How Technology is helping to tackle Mental Health Issues

If there is one thing that the team at ATAMA believe in, it is the power of its people. Without the dedication, commitment and sheer will power of the team behind the business operation; there will be no operation of a business. 

As part of the Academia Group, ATAMA is supported by the HR team and internal policies that make sure all individual workers are always looked after and cared for.  A healthy mind and body support a healthy attitude to customer care.  

The Government’s Department of Health advises that one in four of us will experience mental ill health at some point in our lives. It is therefore vital that employers and their staff take steps to promote positive mental health and support those experiencing mental ill health. 

The Stats 

In the UK, 38 million adults access the internet every day. That’s 76% of the adult population. On average, internet users aged 16 and overspends more than 20 hours online each week and more than 70% have a social networking profile. 

With this growth of the internet, online spaces and smartphone apps, healthcare services are beginning to use these developing technologies to help monitor health and prevent and treat any problems. Digital health (or e-health as it’s sometimes known) is an extensive and varying concept that includes the use of Technology for digital record keeping, online booking systems, online repeat prescriptions and some more innovative applications of Technology for direct treatment 

Technology Support 

Technology is also being harnessed to offer a means of treating those suffering from symptoms of stress, anxiety and depression, and promote positive wellbeing. And given the potential of cost-effective, digital solutions to open up access to support, health care leaders are instrumental for improving accessibility to healthcare 

Online self-help  

Not everyone will feel they need or are ready to speak to someone for professional help. An alternative is to engage with some of the many online resources to allow people to engage with self-help. This could involve using information to understand mental health, using online self-management guides or using message boards or online programmes for direct support.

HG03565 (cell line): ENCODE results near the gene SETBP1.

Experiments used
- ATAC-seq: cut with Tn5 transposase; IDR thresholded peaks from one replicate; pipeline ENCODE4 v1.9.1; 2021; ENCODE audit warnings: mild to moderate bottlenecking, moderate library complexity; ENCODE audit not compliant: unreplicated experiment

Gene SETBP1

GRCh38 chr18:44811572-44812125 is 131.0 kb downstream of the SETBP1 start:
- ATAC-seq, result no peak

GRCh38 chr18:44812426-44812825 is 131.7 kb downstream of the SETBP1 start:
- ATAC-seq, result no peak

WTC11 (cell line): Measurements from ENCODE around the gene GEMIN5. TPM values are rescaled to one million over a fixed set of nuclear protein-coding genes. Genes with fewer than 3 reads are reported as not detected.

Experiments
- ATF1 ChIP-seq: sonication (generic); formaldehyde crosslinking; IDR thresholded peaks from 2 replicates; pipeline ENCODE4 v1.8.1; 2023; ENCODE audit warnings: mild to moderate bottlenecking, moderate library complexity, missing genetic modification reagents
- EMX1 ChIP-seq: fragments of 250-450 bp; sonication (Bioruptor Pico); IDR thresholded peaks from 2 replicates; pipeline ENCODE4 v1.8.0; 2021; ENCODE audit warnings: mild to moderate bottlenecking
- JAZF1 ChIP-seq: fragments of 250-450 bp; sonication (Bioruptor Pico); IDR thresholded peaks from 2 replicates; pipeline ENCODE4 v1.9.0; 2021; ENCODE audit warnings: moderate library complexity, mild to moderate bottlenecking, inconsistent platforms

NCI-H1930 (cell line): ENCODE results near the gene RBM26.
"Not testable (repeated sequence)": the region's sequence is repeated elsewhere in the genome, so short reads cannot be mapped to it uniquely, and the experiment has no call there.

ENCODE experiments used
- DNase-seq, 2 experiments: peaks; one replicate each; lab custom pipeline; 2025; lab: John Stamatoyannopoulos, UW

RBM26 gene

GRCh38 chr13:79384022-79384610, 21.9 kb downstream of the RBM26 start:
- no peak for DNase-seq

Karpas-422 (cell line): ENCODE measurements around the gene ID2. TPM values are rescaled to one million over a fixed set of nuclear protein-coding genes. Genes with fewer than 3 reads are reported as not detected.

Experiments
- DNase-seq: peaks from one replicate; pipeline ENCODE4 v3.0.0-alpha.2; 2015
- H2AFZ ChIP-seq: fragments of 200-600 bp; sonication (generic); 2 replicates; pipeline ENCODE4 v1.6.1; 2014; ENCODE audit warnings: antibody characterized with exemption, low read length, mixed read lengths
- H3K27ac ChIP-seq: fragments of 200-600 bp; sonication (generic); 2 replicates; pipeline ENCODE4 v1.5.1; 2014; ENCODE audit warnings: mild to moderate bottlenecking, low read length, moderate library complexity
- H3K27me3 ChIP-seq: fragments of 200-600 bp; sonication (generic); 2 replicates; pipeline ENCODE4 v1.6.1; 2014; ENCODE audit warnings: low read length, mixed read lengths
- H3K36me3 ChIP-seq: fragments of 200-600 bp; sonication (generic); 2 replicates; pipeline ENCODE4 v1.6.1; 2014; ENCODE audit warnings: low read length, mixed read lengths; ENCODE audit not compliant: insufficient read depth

Online self-help resources can be used in the privacy of your own home, on your own schedule and pace, and there is no waiting list – so they are more practical for many people. Your GP may be able to prescribe online self-help resources or local charities may have resources available. 


E-therapies are programmes that use the internet or mobile devices to deliver interactive interventions for preventing and treating depression, anxiety, and other mental health problems. 

E-therapies most commonly use cognitive behavioural therapy (CBT) are typically undertaken over several weeks or months. They usually involve users completing modules or exercises while receiving feedback on their progress. This type of therapy may use message boards, instant messenger with a therapist, or offer live treatment via video-calling platforms such as Skype. 

Blended care 

Blended care involves a combination of face-to-face treatment with online sessions. This could be online treatment sessions with structured delivery and monitoring of the core treatment information and exercises, alongside additional face-to-face sessions. In the face-to-face meetings, therapists can offer customised treatment by responding to the patient’s needs, problems or wishes in real time. 

This approach is believed to be of benefit as it allows direct contact with a therapist; however, the online element helps to encourage patients to take an active role in treatment that can help support the development of self-management skills. 

Online information 

The Department of Health’s information strategy, which sets out the 10-year framework for transforming information for the NHS, public health and social care, notes that information must be viewed as a service in its own right. 

Research has found that over 90% of adults with internet access use search engines to find information; therefore, the majority of us use online sources in some way to help us make decisions. Of young adults aged 18-29 who look up health information online, 33% looked up information about mental health issues, 38% looked up information on prescription or over-the-counter drugs, and 34% looked up alternative treatments or medicines. 

The Future 

Healthtech is revolutionising how we address the growing problem of mental ill-health and encouraging people to make their wellbeing a priority. In the coming 12 months, we can expect digital innovation to continue to improve people’s access to healthcare services, particularly when it comes to mental health. 

Further reading:  

Article produced with information from the Mental Health Foundation.  

To understand how technology can help your staff, talk to your ATAMA account manager today or contact us on:

0203 9292 300 or email on  

Brad Chuck

Brad Chuck is the Head of Marketing, PR and Press at the Academia Group of companies, incorporating our brands with ATAMA, Academia for Education, Charterhouse Muller, ReviveIT and our eCommerce stores. Blogs, Reviews, Content Pieces and Press Releases are written with the express agreement of the vendor or client involved. Brad is a member of the NUJ and has been an active content producer for brands and services across multiple markets in a 20 year career.Email Brad on or tweet brad at @BradChuck